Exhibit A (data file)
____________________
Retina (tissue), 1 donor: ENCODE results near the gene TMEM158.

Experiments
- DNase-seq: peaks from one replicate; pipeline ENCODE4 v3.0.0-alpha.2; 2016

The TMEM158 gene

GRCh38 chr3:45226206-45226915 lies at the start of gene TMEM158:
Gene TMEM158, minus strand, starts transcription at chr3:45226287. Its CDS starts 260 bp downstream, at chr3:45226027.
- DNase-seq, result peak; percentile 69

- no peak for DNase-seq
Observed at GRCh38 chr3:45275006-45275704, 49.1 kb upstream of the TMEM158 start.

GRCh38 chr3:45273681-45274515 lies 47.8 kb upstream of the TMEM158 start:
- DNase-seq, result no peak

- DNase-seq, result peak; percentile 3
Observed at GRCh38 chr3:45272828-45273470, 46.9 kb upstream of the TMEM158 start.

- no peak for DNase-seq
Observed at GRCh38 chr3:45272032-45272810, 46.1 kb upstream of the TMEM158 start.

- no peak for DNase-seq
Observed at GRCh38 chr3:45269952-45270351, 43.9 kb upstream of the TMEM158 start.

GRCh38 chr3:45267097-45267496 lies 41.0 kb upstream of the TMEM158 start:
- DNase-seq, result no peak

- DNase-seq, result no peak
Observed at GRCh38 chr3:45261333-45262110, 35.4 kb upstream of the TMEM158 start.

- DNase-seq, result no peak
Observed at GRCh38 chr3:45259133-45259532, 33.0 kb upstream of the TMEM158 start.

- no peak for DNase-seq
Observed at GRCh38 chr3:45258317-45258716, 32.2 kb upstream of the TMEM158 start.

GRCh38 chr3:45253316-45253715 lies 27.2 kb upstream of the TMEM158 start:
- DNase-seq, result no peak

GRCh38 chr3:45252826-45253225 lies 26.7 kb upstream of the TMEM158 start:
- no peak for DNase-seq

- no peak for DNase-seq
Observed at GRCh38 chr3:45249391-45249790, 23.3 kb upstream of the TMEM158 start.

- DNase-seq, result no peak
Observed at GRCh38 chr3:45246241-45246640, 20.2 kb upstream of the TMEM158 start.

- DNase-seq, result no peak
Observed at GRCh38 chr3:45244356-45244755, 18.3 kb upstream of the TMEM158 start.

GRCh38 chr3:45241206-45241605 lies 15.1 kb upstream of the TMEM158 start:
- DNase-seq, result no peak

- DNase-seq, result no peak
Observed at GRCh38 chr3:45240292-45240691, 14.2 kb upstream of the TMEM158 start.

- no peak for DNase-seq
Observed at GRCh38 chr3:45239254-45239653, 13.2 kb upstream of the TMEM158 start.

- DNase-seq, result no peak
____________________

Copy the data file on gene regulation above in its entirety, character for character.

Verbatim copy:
Retina (tissue), 1 donor: ENCODE results near the gene TMEM158.

Experiments
- DNase-seq: peaks from one replicate; pipeline ENCODE4 v3.0.0-alpha.2; 2016

The TMEM158 gene

GRCh38 chr3:45226206-45226915 lies at the start of gene TMEM158:
Gene TMEM158, minus strand, starts transcription at chr3:45226287. Its CDS starts 260 bp downstream, at chr3:45226027.
- DNase-seq, result peak; percentile 69

- no peak for DNase-seq
Observed at GRCh38 chr3:45275006-45275704, 49.1 kb upstream of the TMEM158 start.

GRCh38 chr3:45273681-45274515 lies 47.8 kb upstream of the TMEM158 start:
- DNase-seq, result no peak

- DNase-seq, result peak; percentile 3
Observed at GRCh38 chr3:45272828-45273470, 46.9 kb upstream of the TMEM158 start.

- no peak for DNase-seq
Observed at GRCh38 chr3:45272032-45272810, 46.1 kb upstream of the TMEM158 start.

- no peak for DNase-seq
Observed at GRCh38 chr3:45269952-45270351, 43.9 kb upstream of the TMEM158 start.

GRCh38 chr3:45267097-45267496 lies 41.0 kb upstream of the TMEM158 start:
- DNase-seq, result no peak

- DNase-seq, result no peak
Observed at GRCh38 chr3:45261333-45262110, 35.4 kb upstream of the TMEM158 start.

- DNase-seq, result no peak
Observed at GRCh38 chr3:45259133-45259532, 33.0 kb upstream of the TMEM158 start.

- no peak for DNase-seq
Observed at GRCh38 chr3:45258317-45258716, 32.2 kb upstream of the TMEM158 start.

GRCh38 chr3:45253316-45253715 lies 27.2 kb upstream of the TMEM158 start:
- DNase-seq, result no peak

GRCh38 chr3:45252826-45253225 lies 26.7 kb upstream of the TMEM158 start:
- no peak for DNase-seq

- no peak for DNase-seq
Observed at GRCh38 chr3:45249391-45249790, 23.3 kb upstream of the TMEM158 start.

- DNase-seq, result no peak
Observed at GRCh38 chr3:45246241-45246640, 20.2 kb upstream of the TMEM158 start.

- DNase-seq, result no peak
Observed at GRCh38 chr3:45244356-45244755, 18.3 kb upstream of the TMEM158 start.

GRCh38 chr3:45241206-45241605 lies 15.1 kb upstream of the TMEM158 start:
- DNase-seq, result no peak

- DNase-seq, result no peak
Observed at GRCh38 chr3:45240292-45240691, 14.2 kb upstream of the TMEM158 start.

- no peak for DNase-seq
Observed at GRCh38 chr3:45239254-45239653, 13.2 kb upstream of the TMEM158 start.

- DNase-seq, result no peak